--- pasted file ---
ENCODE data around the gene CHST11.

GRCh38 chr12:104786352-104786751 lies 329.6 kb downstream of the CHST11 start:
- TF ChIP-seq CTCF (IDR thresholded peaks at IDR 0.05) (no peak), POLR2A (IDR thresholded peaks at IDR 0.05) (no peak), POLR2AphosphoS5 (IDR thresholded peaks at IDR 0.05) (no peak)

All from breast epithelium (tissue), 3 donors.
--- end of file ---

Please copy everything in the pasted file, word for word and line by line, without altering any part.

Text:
ENCODE data around the gene CHST11.

GRCh38 chr12:104786352-104786751 lies 329.6 kb downstream of the CHST11 start:
- TF ChIP-seq CTCF (IDR thresholded peaks at IDR 0.05) (no peak), POLR2A (IDR thresholded peaks at IDR 0.05) (no peak), POLR2AphosphoS5 (IDR thresholded peaks at IDR 0.05) (no peak)

All from breast epithelium (tissue), 3 donors.